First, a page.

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abstractBackground: Poor diet quality is associated with a higher risk of many chronic diseases that are among the leading causes of death in the United States. It has been hypothesized that evolutionary discordance may account for some of the higher incidence and mortality from these diseases. Objective: We investigated associations of 2 diet pattern scores, the Paleolithic and the Mediterranean, with all-cause and cause-specific mortality in the REGARDS (REasons for Geographic and Racial Differences in Stroke) study, a longitudinal cohort of black and white men and women ≥45 y of age. Methods: Participants completed questionnaires, including a Block food-frequency questionnaire (FFQ), at baseline and were contacted every 6 mo to determine their health status. Of the analytic cohort ( n = 21,423), a total of 2513 participants died during a median follow-up of 6.25 y. We created diet scores from FFQ responses and assessed their associations with mortality using multivariable Cox proportional hazards regression models adjusting for major risk factors. Results: For those in the highest relative to the lowest quintiles of the Paleolithic and Mediterranean diet scores, the multivariable adjusted HRs for all-cause mortality were, respectively, 0.77 (95% CI: 0.67, 0.89; P- trend < 0.01) and 0.63 (95% CI: 0.54, 0.73; P- trend < 0.01). The corresponding HRs for all-cancer mortality were 0.72 (95% CI: 0.55, 0.95; P- trend = 0.03) and 0.64 (95% CI: 0.48, 0.84; P- trend = 0.01), and for all-cardiovascular disease mortality they were 0.78 (95% CI: 0.61, 1.00; P- trend = 0.06) and HR: 0.68 (95% CI: 0.53, 0.88; P- trend = 0.01). Conclusions: Findings from this biracial prospective study suggest that diets closer to Paleolithic or Mediterranean diet patterns may be inversely associated with all-cause and cause-specific mortality.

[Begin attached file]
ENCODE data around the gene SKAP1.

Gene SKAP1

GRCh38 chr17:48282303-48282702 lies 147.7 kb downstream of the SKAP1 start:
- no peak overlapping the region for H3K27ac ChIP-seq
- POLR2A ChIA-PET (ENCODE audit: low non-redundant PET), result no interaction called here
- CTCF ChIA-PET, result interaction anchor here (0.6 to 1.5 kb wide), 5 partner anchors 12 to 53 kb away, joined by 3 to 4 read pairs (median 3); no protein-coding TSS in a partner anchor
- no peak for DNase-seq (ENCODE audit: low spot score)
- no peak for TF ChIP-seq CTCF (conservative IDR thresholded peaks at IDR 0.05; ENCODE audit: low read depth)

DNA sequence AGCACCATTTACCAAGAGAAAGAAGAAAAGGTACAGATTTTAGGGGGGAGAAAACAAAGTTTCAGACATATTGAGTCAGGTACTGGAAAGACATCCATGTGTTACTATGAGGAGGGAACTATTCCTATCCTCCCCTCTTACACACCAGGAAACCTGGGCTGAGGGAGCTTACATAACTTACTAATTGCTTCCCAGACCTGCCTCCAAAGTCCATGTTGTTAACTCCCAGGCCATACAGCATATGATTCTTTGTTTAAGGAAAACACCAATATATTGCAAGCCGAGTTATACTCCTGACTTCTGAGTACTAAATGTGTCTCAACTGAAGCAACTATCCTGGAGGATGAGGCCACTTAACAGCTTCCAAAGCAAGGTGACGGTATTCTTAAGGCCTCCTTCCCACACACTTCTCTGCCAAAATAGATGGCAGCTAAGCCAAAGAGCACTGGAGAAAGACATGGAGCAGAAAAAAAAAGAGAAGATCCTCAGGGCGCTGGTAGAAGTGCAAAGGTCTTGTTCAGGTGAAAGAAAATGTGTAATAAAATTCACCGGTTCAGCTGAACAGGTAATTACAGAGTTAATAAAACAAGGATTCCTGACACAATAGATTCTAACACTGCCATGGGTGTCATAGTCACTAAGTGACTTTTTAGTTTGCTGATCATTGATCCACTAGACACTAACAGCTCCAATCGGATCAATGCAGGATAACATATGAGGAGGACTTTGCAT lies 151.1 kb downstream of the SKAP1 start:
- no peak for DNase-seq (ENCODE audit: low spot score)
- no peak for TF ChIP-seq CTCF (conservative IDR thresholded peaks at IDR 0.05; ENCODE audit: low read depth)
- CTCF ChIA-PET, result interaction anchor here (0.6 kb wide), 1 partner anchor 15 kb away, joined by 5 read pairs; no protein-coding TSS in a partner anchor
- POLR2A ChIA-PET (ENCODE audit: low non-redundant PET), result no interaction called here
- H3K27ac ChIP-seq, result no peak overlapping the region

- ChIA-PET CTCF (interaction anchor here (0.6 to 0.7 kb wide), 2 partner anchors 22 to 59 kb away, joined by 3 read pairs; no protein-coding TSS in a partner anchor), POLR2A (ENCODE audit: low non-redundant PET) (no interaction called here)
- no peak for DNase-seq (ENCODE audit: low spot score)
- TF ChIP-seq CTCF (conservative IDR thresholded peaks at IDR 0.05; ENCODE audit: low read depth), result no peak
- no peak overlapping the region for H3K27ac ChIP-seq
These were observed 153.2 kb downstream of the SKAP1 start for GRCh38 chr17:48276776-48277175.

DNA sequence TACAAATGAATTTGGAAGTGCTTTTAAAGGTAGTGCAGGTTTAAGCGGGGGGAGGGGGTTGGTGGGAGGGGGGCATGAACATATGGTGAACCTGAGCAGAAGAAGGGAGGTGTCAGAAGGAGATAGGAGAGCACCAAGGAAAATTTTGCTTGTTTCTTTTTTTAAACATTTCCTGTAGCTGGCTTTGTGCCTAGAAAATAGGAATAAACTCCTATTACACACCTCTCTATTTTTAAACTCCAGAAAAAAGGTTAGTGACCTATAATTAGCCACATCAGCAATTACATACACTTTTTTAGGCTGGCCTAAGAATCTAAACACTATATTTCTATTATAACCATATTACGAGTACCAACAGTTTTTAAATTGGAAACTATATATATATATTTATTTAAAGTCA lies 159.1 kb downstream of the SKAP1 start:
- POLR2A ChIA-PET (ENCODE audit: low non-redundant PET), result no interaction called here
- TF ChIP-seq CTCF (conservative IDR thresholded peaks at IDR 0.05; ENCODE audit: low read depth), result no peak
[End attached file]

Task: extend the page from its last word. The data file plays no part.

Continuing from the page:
pubOxford University Press
doi10.3945/jn.116.241919
date2017-04